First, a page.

Arts and culture has become a sector in the Canadian economy that has developed into a need to have versus a nice to have.
Over recent years, many Canadians have quickly understood the value of the billions of dollars the sector pours into the economy, the hundreds of thousands it employs, the millions that participate within it, and how it enables us to share the values of this country.
This election, its place in how we grow has a country has been very top of mind.
The message is clear. A thriving arts and culture sector is good news for everyone.
As you consider your vote on Oct. 19, we wanted to provide some insight on the key policy promises the federal parties have made, and how they will impact you.
The positions of the top four parties are here. In terms of investment and priority, it should be clear which party has stepped up to deliver transformative commitments.
We had the opportunity to sit down with Jeff Melanson, President and CEO, Toronto Symphony Orchestra who recently hosted an election edition of Sunday Night with the TSO, whereby party representatives had their chance to discuss their views on the role of arts and culture in their lives and the lives of Canadians.
Why should a progressive policy on arts and culture matter to voters in an election with so many other issues to consider?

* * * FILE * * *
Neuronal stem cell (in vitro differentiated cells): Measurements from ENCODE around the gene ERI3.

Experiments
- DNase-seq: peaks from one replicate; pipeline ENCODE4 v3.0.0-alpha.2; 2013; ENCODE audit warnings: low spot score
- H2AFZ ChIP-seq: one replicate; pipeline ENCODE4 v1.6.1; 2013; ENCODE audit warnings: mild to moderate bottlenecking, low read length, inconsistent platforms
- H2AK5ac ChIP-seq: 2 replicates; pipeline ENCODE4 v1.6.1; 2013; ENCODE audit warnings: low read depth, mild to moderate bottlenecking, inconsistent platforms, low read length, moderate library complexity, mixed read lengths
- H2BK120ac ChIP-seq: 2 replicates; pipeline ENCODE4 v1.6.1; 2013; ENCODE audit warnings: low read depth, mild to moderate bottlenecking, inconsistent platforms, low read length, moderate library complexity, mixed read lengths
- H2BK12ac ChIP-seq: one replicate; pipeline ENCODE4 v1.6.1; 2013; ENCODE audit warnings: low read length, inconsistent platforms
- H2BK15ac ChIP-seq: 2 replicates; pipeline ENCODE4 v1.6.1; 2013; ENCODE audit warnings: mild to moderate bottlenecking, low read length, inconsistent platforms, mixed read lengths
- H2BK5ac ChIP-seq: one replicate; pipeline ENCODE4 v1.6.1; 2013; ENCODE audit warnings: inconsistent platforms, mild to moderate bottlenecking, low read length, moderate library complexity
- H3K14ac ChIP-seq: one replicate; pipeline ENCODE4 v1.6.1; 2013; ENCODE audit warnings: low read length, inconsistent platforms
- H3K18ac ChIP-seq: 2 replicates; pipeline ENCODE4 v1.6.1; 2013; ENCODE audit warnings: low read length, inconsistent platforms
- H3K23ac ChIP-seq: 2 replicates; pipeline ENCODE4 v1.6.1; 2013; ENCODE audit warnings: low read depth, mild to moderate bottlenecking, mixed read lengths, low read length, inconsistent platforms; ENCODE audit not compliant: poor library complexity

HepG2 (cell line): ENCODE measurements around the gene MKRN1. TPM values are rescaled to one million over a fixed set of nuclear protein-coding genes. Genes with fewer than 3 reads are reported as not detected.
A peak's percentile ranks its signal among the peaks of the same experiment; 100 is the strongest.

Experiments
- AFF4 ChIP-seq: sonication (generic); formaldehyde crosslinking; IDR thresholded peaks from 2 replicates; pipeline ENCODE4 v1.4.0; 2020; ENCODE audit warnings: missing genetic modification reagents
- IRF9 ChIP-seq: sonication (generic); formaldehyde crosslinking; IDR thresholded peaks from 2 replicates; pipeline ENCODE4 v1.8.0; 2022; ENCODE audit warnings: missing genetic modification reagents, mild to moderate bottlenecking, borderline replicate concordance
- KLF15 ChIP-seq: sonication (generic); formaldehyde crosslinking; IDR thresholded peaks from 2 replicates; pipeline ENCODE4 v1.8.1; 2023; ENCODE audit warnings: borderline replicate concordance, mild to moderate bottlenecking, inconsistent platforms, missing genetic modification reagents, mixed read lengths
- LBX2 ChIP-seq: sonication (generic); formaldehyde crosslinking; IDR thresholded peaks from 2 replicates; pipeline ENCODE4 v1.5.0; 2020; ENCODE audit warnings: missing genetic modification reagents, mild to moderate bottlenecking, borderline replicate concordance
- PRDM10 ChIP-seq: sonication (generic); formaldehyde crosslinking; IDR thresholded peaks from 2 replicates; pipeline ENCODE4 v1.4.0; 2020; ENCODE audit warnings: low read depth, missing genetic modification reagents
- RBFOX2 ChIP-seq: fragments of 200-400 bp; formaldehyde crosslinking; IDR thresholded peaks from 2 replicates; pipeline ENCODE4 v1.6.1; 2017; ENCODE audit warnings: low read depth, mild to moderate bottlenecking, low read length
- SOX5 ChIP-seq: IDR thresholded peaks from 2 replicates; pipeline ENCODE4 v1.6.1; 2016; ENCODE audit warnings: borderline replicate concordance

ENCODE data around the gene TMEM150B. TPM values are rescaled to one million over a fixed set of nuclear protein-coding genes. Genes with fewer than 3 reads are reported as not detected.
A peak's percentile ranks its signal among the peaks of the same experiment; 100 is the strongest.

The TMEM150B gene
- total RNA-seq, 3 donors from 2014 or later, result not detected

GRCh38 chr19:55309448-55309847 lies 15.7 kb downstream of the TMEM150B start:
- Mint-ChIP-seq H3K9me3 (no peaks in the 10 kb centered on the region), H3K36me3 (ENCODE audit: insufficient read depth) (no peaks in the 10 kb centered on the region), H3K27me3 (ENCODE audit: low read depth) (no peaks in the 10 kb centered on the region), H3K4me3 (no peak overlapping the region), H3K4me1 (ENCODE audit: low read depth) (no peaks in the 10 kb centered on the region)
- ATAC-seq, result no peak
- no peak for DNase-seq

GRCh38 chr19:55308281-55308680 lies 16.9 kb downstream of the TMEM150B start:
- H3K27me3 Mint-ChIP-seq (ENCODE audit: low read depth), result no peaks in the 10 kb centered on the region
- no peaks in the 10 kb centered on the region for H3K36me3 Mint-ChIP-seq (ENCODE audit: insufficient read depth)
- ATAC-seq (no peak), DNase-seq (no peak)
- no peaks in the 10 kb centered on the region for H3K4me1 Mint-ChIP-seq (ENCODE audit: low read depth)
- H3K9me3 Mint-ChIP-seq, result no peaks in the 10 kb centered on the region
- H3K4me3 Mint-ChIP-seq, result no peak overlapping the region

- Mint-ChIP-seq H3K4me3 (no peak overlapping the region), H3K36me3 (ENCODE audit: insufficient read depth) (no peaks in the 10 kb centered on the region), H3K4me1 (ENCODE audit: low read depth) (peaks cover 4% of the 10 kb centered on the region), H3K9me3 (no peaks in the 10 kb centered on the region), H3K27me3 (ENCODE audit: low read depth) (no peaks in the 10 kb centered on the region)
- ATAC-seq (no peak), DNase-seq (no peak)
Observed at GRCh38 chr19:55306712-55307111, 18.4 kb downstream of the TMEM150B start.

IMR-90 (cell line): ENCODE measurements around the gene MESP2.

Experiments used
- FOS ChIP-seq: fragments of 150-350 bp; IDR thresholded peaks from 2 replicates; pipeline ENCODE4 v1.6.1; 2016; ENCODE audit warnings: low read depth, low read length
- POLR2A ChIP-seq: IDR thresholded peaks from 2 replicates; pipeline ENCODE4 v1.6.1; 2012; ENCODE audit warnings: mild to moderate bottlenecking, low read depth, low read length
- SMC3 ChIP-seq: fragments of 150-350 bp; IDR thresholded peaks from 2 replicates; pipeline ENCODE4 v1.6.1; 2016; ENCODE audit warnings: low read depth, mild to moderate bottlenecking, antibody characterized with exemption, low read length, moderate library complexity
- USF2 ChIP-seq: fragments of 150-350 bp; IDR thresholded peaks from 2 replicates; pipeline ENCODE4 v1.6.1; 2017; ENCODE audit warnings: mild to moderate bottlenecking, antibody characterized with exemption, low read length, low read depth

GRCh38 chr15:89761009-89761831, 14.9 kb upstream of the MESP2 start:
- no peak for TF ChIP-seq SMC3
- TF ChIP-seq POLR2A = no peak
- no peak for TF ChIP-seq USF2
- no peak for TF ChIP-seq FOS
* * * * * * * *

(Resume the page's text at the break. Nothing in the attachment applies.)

Arts and culture is important to every voter as we all participate in creative endeavours each day. Our designers clothe us, our planners structure our cities, our musicians regale us everywhere, our dancers inspire us with movement. We are all artists and the more we can awaken creative potential in each and every Canadian, the better our quality of life and socio-economic conditions will be.
What are the three things Canadians should wish for in a federal party and their vision for this sector?
Well, there are way more than three things. If I had to choose, I would personally like to hear more about arts education, commissioning support and engagement strategies from all of our politicians. As with sport, inclusivity and access should be paramount when considering arts policy in my view.
Many will say that arts & culture is part of a growing creative economy. True?
Of course. This is always true. As Warren Buffett once said: "I am not a business man, I am an artist." I would like to think we could all see ourselves as co-designers of our future societies and economies.
There is a movement to create entrepreneurs within the creative sector as a long term strategy. Agree? And if so, how can we do this?
I think the point should be trying to create more meaning and understanding. Economics should follow passion and vision in all things.
We live in a country where sports seems to be king. How can we bring the arts up the ladder?
Sports are important, but far more Canadians attend arts activities than sporting events in our country. It would certainly help if we showcased more Canadian artistic content on traditional media platforms. Sport gets much more coverage and we should expect more on the arts (both reporting and disseminated content).
After listening to all the parties' answers, what were the comments that stood out for you?
It strikes me that all parties are supportive but to varying and quite different degrees.
To listen to the podcast, please click here.
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